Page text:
Piniella sets story straight on pep talk
Contrary to reports, skipper says he did not yell at his players
LOS ANGELES -- Manager Lou Piniella didn't plan on giving the Cubs a pep talk on Saturday. He did that already.
"I told them, 'Look, we're very capable of [winning] three in a row," Piniella said before Game 3 of the National League Division Series against the Los Angeles Dodgers. "I get a kick out of reading all these comments from these other teams -- 'Well, the Cubs are the team that's supposed to win. The pressure's on them. Nobody expects anything from us.'
"[The Dodgers] have [Manny] Ramirez. It's almost amusing to hear junk like that."
The Cubs trail the best of five series, 2-0, and need a win on Saturday to keep it alive. Piniella delivered his message after Thursday's 10-3 loss at Wrigley Field, and it did not include any yelling or screaming, despite some reports by the Chicago media that he did just that to some of the Latin players.
"First of all, it's upsetting to me, because I haven't yelled at any player here in two years," Piniella said. "I don't yell at players. I respect them. Sometimes I have to have meetings with them in my office, but outside of that, I've been very positive.
"I was giving them a little pep talk. When you give a little pep talk in Spanish, you get a little animated. Plus, I'm not a stoic-type character anyways, so I do get a little animated."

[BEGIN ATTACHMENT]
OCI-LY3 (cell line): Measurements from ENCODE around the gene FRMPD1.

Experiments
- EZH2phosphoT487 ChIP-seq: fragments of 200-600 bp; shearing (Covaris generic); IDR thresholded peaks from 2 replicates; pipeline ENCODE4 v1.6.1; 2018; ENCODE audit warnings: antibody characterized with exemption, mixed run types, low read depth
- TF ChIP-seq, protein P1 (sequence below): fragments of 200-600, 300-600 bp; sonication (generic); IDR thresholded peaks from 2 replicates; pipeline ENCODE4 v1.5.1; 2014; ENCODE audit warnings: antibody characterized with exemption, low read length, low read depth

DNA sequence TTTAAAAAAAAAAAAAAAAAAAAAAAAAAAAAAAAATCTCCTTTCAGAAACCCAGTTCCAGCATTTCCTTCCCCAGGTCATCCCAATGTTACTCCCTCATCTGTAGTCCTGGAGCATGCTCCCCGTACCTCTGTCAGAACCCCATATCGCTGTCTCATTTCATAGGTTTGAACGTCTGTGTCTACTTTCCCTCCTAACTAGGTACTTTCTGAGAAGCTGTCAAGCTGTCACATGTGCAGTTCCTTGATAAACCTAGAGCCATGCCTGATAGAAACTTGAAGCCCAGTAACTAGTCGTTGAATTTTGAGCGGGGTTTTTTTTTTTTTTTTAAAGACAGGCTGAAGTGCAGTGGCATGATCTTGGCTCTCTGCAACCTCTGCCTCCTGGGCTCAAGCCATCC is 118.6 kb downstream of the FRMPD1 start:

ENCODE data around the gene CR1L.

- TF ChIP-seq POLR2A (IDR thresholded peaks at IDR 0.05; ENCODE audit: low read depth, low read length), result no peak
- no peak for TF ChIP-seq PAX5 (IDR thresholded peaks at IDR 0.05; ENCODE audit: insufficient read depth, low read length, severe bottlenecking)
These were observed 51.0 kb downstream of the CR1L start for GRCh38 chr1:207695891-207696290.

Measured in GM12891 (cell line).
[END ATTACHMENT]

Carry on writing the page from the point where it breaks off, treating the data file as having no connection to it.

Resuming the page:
Stoic? Piniella? C'mon.
"It was just a little pep talk -- a nice friendly pep talk with [Alfonso] Soriano and [Aramis] Ramirez," he said. "They're two of my key people here. Henry [Blanco] was there, and I think [Carlos] Marmol and one other kid, but that's all it was. I did the same thing with Derrek Lee and Kerry Wood and [Mark] DeRosa and Reed Johnson in the [trainer's room]."
Piniella was bothered that the story was given so much credibility.
"It's bad reporting," Piniella said. "Why don't they come to me? Why don't they ask the players? It doesn't matter. It's over with. I don't care. If I had to pay attention to everything that's said, I'd go cuckoo.
"We'd played a bad ballgame, everybody was down a little bit, let's get the blood flowing a little bit."
Carrie Muskat is a reporter for MLB.com. This story was not subject to the approval of Major League Baseball or its clubs.